One week later, I was offered a full time, permanent job late December, and since then, it has been go, go, go. As soon as January rolled around, I reduced my hours to weekends only, because the second week of January saw me in Milton, Ontario for orientation. The following two weeks saw me back in Vancouver doing my hands-on training in the field. Then I had one weekend to move all of my stuff to Edmonton. It was only a 1.5 hour flight away. Easy, right? Especially because I did the same thing when moving to New Zealand. Nope. Nope nope nope. Because now I have to find a real place to live and I’ll be signing leases and stuff, and with that, furniture. AHHHHHHHH the expenses!!

Anyway, I managed to find an AirBnb spot, which is pretty sweet. In the past two weeks of being here, I’ve had my landlady’s dog bark and growl at me every single day, he’s chewed up my work shoes, and left a small present outside my door. It sounds pretty horrible, but I’ve had pets before, and my landlady’s been super nice. She’s paid for a new pair of shoes, and has been extremely apologetic. I’ve had pets before, and I’ve had to clean up diarrhea and vomit before. It’s not like I haven’t dealt with it in the past, even with humans.

So in the past week, I’ve found a place to live sort of downtown Edmonton. $925 a month, with heat, water, and parking included. I just have to pay for power. It’s not going to be so bad, because I could be traveling up to 50% of each month, so I really don’t have much to pay, except to keep the fridge going. That, and I get overnight bonuses, and $35 per diem. Boss says that if I don’t use the full amount per day, I can roll it over, and do a huge grocery shop when I get back home. Pretty sweet, eh?

ANYWAY. Enough of that. Back to the actual task at hand.


NOTE: As with most Asian cooking, there is no real measurements. It’s pretty much “put as much as you want in it.” If I can put a measurement on it, I will. Otherwise, have fun! 🙂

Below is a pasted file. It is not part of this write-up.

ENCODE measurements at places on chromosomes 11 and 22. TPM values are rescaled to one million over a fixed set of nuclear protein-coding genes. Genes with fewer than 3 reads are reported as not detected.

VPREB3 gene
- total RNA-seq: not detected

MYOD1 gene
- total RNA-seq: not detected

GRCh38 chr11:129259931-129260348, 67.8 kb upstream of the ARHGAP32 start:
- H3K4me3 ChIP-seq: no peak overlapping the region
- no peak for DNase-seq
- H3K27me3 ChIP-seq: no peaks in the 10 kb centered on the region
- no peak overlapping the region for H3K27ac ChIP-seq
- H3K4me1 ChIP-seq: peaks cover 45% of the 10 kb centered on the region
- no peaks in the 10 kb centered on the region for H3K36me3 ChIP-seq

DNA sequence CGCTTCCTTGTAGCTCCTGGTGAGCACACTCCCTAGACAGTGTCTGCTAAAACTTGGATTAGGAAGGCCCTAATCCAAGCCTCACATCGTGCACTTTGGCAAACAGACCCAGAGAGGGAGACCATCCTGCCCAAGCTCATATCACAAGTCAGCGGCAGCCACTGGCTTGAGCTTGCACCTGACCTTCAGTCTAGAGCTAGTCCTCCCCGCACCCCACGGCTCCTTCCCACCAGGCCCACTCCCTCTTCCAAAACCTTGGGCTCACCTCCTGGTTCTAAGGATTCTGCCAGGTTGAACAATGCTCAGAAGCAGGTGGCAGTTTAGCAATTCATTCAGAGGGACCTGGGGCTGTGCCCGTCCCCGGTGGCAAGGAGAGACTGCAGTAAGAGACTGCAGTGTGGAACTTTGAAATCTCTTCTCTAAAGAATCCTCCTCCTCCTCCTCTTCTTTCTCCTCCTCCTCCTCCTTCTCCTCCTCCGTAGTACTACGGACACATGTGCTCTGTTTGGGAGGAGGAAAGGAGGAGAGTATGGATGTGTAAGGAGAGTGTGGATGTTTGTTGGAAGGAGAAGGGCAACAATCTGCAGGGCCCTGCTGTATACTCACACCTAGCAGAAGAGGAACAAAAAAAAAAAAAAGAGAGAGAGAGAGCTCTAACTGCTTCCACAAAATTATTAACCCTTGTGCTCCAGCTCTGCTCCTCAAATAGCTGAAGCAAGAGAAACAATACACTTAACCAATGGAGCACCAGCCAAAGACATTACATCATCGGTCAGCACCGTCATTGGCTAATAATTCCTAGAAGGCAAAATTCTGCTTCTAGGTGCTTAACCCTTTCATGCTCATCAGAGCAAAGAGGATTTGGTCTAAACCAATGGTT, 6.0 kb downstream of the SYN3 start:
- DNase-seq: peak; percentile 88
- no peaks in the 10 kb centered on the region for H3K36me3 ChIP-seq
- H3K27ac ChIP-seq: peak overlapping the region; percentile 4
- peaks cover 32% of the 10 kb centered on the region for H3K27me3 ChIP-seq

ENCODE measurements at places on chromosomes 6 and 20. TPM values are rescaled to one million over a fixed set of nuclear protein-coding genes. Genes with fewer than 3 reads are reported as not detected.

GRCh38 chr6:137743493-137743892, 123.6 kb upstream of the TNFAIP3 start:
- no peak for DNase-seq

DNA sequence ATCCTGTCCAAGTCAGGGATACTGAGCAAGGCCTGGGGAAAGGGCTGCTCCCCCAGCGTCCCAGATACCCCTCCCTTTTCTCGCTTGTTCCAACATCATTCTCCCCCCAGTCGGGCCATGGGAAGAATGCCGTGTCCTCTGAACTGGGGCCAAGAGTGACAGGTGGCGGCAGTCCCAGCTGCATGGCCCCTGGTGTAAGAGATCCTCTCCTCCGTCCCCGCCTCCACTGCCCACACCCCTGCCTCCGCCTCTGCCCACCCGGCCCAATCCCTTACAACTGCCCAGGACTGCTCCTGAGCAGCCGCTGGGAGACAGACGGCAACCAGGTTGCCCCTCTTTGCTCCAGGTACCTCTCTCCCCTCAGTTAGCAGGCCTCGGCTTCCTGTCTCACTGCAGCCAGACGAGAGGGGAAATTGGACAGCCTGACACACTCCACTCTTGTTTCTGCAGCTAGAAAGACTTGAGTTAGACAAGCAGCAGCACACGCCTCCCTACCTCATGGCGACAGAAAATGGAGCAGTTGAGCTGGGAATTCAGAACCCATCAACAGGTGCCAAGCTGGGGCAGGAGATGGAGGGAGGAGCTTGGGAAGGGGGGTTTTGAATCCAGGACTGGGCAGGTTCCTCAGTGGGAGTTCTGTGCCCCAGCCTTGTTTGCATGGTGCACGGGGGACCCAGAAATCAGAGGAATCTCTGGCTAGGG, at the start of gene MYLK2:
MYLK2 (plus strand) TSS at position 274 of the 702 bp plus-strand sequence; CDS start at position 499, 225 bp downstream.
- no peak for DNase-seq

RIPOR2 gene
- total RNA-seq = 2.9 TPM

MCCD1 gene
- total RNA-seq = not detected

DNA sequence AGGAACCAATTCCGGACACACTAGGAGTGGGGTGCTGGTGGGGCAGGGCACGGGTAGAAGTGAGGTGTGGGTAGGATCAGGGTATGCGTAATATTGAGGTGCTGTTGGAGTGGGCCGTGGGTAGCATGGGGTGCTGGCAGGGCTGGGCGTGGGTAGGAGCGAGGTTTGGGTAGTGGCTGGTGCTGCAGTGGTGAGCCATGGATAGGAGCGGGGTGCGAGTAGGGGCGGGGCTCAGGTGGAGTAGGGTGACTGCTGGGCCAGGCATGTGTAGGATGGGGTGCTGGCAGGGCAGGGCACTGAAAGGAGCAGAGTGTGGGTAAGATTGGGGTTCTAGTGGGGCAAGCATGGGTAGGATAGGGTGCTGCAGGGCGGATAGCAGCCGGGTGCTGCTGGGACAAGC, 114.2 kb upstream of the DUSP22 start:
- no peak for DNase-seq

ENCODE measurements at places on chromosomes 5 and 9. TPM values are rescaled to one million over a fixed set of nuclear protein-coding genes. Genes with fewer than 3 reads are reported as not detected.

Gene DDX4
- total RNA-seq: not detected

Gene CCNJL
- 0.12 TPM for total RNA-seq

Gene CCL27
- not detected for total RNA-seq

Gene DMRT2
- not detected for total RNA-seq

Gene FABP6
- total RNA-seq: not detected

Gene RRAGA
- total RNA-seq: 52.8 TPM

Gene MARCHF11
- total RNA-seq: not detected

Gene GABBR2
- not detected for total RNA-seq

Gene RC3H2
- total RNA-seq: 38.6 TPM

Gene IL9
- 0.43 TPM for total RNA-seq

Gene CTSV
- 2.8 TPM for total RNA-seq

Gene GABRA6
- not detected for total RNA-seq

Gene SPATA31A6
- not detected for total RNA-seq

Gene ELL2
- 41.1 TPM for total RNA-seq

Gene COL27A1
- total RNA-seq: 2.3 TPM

• Rice (I don’t have a scoop, so I eye-balled it. Usually for white rice it is 1 cup of rice and 1 cup of water. If you’re going to use brown rice, add a bit more water, say 1.5 cups. This is using a rice cooker. I used a pot because I don’t have one yet *cries*)
  • 1 tablespoon oil
  • 1 clove of garlic, minced
  • 1/8 of an onion, diced
  • 1 large white mushroom, diced
  • 1 egg
  • 1 stalk of spring onions, diced
  • 2 pieces of BBQ pork, diced
  • 1 tablespoon oyster sauce


Cook the rice in the rice cooker.

Wait maybe 10-15 minutes before the rice is finished (because this part is fast). Put some oil in a pan on medium-high heat. Throw in the garlic and onions, and stir it around for about a minute, or until the onions start to become translucent. Throw in the mushrooms, and stir until mushrooms and onions are almost soft. Push them off to the side of the pan, and lower the temperature to medium.

Drop in a bit more oil, and crack the egg over it. Hopefully the egg is bubbling. If not, turn the heat back up to medium-high. Use your spatula (or whichever utensil) and chop it to bits, so it becomes scrambled. When all of the egg white is now solid white, mix all of the vegetables together. Add the spring onions and BBQ pork.

Hopefully now the rice is done, otherwise you’ll have to put the pan aside (or else the stuff will burn). Leaving the pan on medium-high heat, throw the rice in to the pan, and mix with the veggies and meat. Keep stirring it around so everything is mixed and heated equally. Then put in the oyster sauce (drizzle it over everything), and stir it again.

Serve hot.

This is about the amount you get at a Chinese restaurant. Maybe less. 1.5 of this recipe could make up a decent sized dish. It’s a whole lot cheaper too. 🙂

Now, back to couponing!